Apple todayabout how the iPhone’s accessibility features enable blind veteran and surfboarder Scott Leason to live independently.
A veteran of the U.S. Navy, Leason was blinded in 1993 after seven years of service. After years of adapting to his new normal, he received an iPhone 5 in 2019, along with training from Sarah T. Majidzadeh, assistant chief of blind rehabilitation at the Tibor Rubin VA Medical Center in Long Beach, California.
Leason is one of many individuals who are blind or have low vision who rely on the iPhone’s built-in VoiceOver screen-reading software for daily tasks.
“It’s a lot easier to navigate with the phone,” Leason told Apple for its story. “I think a lot of the visually impaired prefer the iPhone because they can do everything on it. And VoiceOver works pretty darn good.”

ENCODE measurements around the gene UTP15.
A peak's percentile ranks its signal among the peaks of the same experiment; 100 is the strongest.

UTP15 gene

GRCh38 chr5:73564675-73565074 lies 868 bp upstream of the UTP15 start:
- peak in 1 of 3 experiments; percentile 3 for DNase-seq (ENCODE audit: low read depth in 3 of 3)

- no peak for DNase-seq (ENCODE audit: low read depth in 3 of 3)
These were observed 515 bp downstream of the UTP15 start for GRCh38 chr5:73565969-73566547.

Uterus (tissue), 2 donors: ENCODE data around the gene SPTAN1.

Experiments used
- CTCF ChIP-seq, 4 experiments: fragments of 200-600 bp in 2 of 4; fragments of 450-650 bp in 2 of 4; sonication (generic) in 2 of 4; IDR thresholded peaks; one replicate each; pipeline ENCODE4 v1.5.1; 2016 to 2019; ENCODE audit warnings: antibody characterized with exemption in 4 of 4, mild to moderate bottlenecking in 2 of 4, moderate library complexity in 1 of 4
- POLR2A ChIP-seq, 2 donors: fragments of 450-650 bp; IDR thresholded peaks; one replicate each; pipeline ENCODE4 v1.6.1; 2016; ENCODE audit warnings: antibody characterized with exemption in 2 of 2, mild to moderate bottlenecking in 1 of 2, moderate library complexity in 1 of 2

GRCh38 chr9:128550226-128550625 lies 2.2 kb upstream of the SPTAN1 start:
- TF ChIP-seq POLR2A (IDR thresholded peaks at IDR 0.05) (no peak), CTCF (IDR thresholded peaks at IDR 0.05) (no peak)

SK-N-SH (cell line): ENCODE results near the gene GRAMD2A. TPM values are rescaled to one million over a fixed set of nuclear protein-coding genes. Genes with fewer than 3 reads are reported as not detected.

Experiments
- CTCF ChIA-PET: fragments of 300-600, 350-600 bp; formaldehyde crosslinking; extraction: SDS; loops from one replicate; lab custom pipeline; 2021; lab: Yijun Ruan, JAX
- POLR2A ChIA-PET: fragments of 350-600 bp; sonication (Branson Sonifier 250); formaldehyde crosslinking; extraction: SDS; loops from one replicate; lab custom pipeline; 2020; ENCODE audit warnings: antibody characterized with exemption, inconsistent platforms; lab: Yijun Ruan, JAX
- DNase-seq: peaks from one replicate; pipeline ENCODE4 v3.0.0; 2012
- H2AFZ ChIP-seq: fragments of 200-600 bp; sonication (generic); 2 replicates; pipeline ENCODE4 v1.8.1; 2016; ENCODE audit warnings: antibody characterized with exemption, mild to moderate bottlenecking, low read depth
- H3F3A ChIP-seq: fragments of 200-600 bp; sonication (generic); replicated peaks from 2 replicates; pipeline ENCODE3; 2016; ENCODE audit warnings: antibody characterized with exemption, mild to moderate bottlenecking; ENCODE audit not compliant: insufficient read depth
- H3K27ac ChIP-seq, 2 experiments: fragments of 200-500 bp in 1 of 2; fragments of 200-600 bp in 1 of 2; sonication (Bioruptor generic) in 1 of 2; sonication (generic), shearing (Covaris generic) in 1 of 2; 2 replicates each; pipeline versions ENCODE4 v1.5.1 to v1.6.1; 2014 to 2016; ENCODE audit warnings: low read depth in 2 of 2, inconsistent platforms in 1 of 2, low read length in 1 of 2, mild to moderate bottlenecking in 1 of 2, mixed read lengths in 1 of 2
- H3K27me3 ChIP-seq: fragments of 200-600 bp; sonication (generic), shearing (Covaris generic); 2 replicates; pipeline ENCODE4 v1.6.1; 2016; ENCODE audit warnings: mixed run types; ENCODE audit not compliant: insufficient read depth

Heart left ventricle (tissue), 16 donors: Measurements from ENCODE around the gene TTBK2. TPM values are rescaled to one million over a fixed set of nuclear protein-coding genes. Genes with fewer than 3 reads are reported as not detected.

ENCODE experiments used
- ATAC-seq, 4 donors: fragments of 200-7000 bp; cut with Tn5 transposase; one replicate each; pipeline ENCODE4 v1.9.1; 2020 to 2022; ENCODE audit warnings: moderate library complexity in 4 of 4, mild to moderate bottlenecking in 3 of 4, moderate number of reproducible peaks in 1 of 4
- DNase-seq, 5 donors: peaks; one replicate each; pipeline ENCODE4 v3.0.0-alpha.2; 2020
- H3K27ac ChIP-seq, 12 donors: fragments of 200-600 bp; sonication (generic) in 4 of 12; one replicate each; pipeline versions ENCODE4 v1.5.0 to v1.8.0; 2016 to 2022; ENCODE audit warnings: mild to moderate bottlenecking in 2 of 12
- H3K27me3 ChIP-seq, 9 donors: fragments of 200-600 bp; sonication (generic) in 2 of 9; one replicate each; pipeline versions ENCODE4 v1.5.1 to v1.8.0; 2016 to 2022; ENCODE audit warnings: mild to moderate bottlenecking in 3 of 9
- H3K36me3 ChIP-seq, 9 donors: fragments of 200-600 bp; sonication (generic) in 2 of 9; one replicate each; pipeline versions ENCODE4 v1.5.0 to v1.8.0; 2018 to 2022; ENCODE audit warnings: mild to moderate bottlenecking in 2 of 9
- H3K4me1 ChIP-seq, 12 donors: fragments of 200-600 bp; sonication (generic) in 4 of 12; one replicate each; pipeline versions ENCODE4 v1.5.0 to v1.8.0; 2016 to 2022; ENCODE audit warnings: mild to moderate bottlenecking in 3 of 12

VoiceOver is a gesture-based reader introduced on iPhone in 2009, which made it the world’s first fully accessible smartphone user interface for the blind, according to Apple. 76 percent of blind and low-vision people using a mobile screen-reading platform choose VoiceOver, per aby WebAIM.
A competitive surfboarder, Leason has since upgraded to an iPhone XR, which he uses to review the day’s surf reports via the to prepare for the day’s ride, typically at Mission Beach in San Diego. He also wears an Series 4 to track his surfing workouts in the water and at home.
“It’s amazing how long ago 10 years feels in the world of technology,” said Kevin Waldick, assistant director at the Mission Bay Aquatics Center. “He was not very technologically savvy at all, but when he got his iPhone he was like ‘I can just do it. This is amazing.’ And so Apple does a really amazing job of making that accessible.”
Leason was the first blind champion at the USA Adaptive Surfing Championships at Oceanside Harbor North Jetty in June 2019. The same year, he won second place in men’s tricks at the USA Water Ski competition in Harmony, North Carolina. In 2019, he competed in seven competitions in four different sports.
“I’m independent,” Leason concluded. “That’s the best way to describe the iPhone: independence.”
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